Designing PCR primers
The ideal primer length is 18 – 22 bases. Primers that are too short may be less specific. Primers that are too long will require an excessive annealing temperature.
The percentage of G & C bases (out of the total bases A, C, G & T) in the primer should be 40 – 60%. To ensure strong binding at the 3' (3 prime) end of the primer include a few G & C bases within the final 5 bases with the last base ideally being a G or C, however, avoid 3 G or C bases in a row as this may increase the chances of non-specific binding.
Melting & annealing temperatures
The melting temperature is the temperature for which the primer will dissociate or in other words, not be able to bind with its target. The ideal primer melting temperature for standard PCR ranges from 52 – 65°C. The annealing temperature (the temperature at which the primer will bind with its target) should be a few degrees lower than the melting temperature. When designing a primer the predicted melting temperature allows for estimating an annealing temperature. The annealing temperature for standard PCR must therefore be verified via a temperature gradient test. Most thermal-cycling machines have a multi temperature function. For a predicted annealing temperature of 55°C try 51, 53, 55, 57, 59°C. When running a PCR product on a gel, multiple bands suggest non-specific binding / the temperature is too low, whilst no bands suggest the temperature is too high. For qPCR the annealing temperature should be as close as possible to 60°C.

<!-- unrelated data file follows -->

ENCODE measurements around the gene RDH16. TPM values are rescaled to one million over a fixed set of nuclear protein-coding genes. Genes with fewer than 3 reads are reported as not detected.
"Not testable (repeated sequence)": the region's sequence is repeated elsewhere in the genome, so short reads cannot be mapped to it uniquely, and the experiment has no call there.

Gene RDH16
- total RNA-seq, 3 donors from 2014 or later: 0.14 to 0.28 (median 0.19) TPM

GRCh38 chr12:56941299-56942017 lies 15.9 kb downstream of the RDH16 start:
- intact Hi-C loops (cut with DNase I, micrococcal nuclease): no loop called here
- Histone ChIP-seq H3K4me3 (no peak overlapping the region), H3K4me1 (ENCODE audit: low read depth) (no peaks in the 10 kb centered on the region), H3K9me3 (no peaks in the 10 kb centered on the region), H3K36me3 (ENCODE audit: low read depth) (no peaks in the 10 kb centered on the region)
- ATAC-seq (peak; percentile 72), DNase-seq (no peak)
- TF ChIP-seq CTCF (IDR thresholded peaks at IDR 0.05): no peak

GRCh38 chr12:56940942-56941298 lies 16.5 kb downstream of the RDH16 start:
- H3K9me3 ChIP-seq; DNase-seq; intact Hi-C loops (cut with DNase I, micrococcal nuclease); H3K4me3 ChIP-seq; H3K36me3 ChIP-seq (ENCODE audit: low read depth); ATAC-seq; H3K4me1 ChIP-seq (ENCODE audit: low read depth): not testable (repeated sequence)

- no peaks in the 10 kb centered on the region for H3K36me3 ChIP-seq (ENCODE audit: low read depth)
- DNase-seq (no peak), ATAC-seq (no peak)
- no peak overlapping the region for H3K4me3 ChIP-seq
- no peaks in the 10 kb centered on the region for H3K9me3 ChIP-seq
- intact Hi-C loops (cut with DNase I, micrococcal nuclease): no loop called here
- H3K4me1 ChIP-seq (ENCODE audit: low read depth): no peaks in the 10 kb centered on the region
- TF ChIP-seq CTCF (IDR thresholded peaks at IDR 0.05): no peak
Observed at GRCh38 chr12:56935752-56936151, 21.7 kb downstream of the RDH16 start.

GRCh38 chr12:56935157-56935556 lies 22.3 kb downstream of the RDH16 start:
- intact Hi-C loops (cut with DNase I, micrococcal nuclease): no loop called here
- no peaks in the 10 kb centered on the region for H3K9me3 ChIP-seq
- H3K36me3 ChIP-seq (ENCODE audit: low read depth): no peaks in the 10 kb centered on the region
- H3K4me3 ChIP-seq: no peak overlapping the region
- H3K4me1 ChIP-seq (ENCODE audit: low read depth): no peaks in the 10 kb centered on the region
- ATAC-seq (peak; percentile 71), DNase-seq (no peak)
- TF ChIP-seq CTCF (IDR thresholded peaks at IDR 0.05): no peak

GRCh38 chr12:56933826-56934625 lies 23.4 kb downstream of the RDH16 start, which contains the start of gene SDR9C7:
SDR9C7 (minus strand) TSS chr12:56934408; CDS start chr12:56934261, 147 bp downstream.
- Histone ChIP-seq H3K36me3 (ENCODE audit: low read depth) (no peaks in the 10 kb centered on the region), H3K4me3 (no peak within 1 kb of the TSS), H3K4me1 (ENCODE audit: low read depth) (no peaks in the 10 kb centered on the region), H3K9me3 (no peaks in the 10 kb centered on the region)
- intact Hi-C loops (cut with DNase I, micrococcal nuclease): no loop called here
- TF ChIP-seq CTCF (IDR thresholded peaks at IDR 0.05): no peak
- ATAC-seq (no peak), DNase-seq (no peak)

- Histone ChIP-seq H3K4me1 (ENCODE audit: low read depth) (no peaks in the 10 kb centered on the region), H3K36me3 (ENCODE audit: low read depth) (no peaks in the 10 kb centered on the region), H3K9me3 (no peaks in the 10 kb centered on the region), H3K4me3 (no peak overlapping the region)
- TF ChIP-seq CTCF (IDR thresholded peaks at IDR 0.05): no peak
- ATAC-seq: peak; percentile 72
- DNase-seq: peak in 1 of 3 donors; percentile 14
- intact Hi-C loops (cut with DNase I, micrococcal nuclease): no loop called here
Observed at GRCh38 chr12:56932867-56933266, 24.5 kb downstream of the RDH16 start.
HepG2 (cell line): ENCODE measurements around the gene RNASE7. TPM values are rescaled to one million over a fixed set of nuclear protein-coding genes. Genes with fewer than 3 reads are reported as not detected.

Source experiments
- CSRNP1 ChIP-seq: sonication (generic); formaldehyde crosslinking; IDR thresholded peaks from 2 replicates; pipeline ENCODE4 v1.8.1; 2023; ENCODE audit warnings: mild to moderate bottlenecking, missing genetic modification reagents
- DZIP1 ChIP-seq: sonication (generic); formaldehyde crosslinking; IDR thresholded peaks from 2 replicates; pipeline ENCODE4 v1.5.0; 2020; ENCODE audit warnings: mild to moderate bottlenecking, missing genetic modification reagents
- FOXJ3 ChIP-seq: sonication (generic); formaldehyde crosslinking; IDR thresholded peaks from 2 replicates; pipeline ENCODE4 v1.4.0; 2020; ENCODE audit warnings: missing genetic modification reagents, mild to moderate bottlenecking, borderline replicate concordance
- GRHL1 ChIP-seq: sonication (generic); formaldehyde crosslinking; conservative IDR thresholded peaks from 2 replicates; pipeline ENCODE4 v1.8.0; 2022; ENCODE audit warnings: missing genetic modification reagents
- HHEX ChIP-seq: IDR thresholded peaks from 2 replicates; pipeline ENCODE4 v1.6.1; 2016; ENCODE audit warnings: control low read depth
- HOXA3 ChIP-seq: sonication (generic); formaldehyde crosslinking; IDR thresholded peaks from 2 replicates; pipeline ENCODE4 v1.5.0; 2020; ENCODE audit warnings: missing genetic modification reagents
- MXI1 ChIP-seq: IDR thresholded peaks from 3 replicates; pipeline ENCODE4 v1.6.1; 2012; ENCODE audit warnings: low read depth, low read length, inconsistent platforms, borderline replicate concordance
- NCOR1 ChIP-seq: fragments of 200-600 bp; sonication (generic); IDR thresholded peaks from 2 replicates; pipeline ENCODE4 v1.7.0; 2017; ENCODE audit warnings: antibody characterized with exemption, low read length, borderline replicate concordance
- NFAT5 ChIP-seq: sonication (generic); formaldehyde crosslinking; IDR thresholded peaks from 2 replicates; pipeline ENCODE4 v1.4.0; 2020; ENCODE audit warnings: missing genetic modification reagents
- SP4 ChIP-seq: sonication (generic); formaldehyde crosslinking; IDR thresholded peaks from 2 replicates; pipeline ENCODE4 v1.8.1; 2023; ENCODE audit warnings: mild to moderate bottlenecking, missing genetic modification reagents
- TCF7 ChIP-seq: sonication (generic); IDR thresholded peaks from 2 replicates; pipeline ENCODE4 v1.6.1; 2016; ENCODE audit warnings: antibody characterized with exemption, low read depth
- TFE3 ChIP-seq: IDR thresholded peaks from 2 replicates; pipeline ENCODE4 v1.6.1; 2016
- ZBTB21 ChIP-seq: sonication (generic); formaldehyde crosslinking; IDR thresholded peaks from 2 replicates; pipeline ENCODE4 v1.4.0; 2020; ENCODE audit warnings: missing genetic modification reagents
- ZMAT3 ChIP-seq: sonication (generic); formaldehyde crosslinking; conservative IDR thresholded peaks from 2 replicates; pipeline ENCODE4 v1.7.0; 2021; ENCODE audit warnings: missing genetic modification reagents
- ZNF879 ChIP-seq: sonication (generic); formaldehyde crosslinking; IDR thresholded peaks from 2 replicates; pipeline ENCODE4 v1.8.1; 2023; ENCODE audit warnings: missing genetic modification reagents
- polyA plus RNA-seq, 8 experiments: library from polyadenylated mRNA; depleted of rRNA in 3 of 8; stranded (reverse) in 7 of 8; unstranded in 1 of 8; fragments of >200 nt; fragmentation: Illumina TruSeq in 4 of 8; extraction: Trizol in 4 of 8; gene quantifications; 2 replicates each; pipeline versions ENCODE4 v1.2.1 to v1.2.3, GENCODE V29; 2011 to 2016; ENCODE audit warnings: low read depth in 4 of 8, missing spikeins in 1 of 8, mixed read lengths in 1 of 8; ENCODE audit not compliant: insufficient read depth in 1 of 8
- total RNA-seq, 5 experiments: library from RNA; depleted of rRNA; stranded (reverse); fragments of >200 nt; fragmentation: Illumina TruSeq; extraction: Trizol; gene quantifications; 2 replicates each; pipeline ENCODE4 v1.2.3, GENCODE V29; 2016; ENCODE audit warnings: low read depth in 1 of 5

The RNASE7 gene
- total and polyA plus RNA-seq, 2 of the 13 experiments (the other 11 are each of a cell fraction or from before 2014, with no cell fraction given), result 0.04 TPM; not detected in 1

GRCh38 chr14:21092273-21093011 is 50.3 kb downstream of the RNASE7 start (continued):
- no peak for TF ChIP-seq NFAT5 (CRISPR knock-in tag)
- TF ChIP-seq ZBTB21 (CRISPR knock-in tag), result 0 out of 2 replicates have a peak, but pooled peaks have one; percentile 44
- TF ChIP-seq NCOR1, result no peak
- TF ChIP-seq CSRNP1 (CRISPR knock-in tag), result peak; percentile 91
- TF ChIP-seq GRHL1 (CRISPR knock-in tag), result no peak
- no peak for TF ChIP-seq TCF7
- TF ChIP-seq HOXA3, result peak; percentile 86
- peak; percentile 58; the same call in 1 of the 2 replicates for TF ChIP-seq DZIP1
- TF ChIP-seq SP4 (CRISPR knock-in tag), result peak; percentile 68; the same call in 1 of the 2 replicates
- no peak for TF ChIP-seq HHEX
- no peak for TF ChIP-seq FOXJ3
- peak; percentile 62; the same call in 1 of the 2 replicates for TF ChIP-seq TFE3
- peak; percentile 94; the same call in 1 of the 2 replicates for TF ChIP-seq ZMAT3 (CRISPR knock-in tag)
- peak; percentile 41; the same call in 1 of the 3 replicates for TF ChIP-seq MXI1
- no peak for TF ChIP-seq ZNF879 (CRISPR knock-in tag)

PCR product length
Approximately 500 base pairs is recommended for standard PCR. Small products (e.g. <100 base pairs) observed when running a gel may easily be confused with non-specific products whereas products that are too large may be inefficiently produced during thermal-cycling. For qPCR product lengths of 100 base pairs are ideal.